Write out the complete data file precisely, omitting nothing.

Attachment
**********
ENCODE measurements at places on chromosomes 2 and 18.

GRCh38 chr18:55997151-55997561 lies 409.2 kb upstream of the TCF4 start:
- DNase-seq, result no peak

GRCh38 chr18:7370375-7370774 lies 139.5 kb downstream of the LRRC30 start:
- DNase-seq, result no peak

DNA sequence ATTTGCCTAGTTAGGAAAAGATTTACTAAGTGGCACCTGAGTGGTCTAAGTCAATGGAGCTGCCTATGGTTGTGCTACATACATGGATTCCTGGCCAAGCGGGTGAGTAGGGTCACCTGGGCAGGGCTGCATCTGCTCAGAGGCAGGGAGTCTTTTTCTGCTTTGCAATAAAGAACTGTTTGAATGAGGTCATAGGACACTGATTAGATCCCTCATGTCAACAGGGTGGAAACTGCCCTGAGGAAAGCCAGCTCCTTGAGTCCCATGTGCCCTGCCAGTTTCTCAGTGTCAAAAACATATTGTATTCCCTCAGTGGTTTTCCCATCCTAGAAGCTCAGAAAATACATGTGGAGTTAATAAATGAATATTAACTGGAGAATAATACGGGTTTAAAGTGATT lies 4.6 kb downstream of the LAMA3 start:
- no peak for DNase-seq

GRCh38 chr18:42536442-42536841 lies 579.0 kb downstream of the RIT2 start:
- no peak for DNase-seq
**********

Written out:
ENCODE measurements at places on chromosomes 2 and 18.

GRCh38 chr18:55997151-55997561 lies 409.2 kb upstream of the TCF4 start:
- DNase-seq, result no peak

GRCh38 chr18:7370375-7370774 lies 139.5 kb downstream of the LRRC30 start:
- DNase-seq, result no peak

DNA sequence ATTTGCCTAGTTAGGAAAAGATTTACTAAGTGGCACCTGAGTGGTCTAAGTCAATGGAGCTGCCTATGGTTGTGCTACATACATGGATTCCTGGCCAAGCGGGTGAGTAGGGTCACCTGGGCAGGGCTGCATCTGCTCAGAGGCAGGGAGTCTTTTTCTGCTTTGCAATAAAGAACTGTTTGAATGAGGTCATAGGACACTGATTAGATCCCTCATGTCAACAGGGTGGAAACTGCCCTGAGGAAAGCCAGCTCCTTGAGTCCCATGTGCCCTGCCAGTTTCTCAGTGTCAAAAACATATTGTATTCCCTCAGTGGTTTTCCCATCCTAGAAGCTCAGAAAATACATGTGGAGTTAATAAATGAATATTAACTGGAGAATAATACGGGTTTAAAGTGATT lies 4.6 kb downstream of the LAMA3 start:
- no peak for DNase-seq

GRCh38 chr18:42536442-42536841 lies 579.0 kb downstream of the RIT2 start:
- no peak for DNase-seq